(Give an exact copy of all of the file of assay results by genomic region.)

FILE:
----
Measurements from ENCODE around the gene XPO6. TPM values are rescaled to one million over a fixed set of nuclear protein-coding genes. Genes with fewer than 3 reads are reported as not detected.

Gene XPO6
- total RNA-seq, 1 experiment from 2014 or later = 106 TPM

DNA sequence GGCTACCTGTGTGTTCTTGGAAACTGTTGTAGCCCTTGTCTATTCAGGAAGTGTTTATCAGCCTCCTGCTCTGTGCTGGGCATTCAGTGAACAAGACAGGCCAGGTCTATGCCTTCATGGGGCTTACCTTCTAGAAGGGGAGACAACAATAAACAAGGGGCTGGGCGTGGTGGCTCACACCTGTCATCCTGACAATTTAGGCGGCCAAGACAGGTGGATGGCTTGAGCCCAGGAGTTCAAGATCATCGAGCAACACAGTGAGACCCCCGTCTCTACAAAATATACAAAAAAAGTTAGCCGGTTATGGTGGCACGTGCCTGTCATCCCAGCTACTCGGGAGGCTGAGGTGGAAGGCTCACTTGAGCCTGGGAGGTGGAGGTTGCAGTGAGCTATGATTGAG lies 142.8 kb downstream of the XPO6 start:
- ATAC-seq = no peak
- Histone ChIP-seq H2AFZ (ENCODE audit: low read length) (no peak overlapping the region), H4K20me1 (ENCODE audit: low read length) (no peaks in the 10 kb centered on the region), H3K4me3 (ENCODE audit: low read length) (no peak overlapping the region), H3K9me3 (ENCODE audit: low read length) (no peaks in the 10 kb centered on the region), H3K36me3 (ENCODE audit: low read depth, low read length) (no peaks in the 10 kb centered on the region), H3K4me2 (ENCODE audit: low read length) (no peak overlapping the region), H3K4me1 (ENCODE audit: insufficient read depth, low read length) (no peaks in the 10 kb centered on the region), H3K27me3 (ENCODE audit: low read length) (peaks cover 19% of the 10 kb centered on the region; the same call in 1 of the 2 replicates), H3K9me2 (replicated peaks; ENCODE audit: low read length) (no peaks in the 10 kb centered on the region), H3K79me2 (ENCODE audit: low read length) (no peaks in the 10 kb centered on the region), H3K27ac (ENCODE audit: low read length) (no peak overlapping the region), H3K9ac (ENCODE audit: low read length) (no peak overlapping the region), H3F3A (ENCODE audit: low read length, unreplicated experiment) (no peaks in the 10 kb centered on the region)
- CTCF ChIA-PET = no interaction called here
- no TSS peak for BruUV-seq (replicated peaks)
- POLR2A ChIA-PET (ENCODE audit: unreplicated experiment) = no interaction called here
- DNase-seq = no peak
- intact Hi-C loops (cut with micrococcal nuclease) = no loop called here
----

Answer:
Measurements from ENCODE around the gene XPO6. TPM values are rescaled to one million over a fixed set of nuclear protein-coding genes. Genes with fewer than 3 reads are reported as not detected.

Gene XPO6
- total RNA-seq, 1 experiment from 2014 or later = 106 TPM

DNA sequence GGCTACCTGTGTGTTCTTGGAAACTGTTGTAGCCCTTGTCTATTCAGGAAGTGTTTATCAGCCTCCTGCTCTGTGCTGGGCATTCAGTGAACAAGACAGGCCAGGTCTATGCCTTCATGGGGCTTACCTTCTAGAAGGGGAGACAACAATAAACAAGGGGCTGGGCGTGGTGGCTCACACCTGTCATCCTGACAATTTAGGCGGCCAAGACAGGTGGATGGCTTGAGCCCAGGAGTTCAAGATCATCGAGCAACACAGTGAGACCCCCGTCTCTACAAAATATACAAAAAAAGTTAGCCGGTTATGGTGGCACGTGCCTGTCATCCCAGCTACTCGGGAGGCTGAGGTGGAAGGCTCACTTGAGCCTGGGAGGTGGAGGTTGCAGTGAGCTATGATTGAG lies 142.8 kb downstream of the XPO6 start:
- ATAC-seq = no peak
- Histone ChIP-seq H2AFZ (ENCODE audit: low read length) (no peak overlapping the region), H4K20me1 (ENCODE audit: low read length) (no peaks in the 10 kb centered on the region), H3K4me3 (ENCODE audit: low read length) (no peak overlapping the region), H3K9me3 (ENCODE audit: low read length) (no peaks in the 10 kb centered on the region), H3K36me3 (ENCODE audit: low read depth, low read length) (no peaks in the 10 kb centered on the region), H3K4me2 (ENCODE audit: low read length) (no peak overlapping the region), H3K4me1 (ENCODE audit: insufficient read depth, low read length) (no peaks in the 10 kb centered on the region), H3K27me3 (ENCODE audit: low read length) (peaks cover 19% of the 10 kb centered on the region; the same call in 1 of the 2 replicates), H3K9me2 (replicated peaks; ENCODE audit: low read length) (no peaks in the 10 kb centered on the region), H3K79me2 (ENCODE audit: low read length) (no peaks in the 10 kb centered on the region), H3K27ac (ENCODE audit: low read length) (no peak overlapping the region), H3K9ac (ENCODE audit: low read length) (no peak overlapping the region), H3F3A (ENCODE audit: low read length, unreplicated experiment) (no peaks in the 10 kb centered on the region)
- CTCF ChIA-PET = no interaction called here
- no TSS peak for BruUV-seq (replicated peaks)
- POLR2A ChIA-PET (ENCODE audit: unreplicated experiment) = no interaction called here
- DNase-seq = no peak
- intact Hi-C loops (cut with micrococcal nuclease) = no loop called here